The same, but better: How we represent ourselves through avatars
U of A scientists examine relationship between online avatars and the people they represent.
By KATIE WILLIS
Most people who create avatars of themselves only make minor changes compared with their real selves, according to a new University of Alberta-led study.
After examining the virtual world called Second Life and looking at the avatars and photos of the people they represent—and examining a self-assessment survey of Second Life users— researchers found that people tend to balance their motives for self-verification, to be themselves, and for self-enhancement.
“We wanted to examine which aspects of their identity people choose to embellish and how much, and what these choices imply for their online behaviours,” said U of A computing scientist Eleni Stroulia, who collaborated on the study.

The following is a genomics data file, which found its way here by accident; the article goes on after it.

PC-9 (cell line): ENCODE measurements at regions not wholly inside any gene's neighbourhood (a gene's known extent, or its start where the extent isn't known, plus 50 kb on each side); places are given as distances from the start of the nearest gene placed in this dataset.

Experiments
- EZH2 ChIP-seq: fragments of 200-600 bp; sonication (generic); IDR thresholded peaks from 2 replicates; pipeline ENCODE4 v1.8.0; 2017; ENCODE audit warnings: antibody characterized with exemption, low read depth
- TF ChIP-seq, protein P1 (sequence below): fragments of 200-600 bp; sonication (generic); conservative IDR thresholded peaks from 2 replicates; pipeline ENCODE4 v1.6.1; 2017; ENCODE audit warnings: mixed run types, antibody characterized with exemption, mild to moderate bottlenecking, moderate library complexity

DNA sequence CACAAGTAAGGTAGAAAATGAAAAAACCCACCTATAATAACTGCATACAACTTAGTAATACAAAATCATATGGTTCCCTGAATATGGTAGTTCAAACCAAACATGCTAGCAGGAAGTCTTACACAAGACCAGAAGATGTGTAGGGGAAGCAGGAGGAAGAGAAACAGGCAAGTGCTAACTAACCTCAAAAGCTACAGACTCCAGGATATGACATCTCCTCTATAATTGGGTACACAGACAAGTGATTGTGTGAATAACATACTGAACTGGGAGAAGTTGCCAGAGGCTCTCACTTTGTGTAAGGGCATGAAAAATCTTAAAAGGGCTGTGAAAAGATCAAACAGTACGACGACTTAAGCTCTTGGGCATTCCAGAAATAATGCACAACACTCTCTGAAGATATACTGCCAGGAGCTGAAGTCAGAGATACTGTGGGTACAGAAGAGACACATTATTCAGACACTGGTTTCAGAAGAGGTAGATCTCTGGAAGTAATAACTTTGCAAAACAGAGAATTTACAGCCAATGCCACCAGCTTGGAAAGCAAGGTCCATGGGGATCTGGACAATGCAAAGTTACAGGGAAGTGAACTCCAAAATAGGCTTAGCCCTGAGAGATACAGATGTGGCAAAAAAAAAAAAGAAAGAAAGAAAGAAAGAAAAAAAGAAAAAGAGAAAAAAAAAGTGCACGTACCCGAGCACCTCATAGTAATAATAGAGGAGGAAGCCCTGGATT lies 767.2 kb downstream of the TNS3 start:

While study subjects were found to largely retain identity characteristics, such as ethnicity and gender, they tended to change elements such as body type, hair and clothing. And part of this phenomenon also appears to translate to behaviour.
“Part of our research says that people with more attractive representations of themselves online report that their behaviour online is more extroverted, loud and risk-taking,” said Paul Messinger, a U of A marketing researcher and a co-author of the study.
“We expect that they keep their core behavioural traits, but some of their behavioural traits become amplified or enhanced, just like they enhance some of their appearance traits.”
“Understanding these processes might enable us to motivate desirable behaviours in online platforms by giving users choices of the types of avatars that inspire these behaviours,” added Stroulia.
The study, “Reflections of the Extended Self: Visual Self-Representation in Avatar-Mediated Environments,” was published in the Journal of Business Research.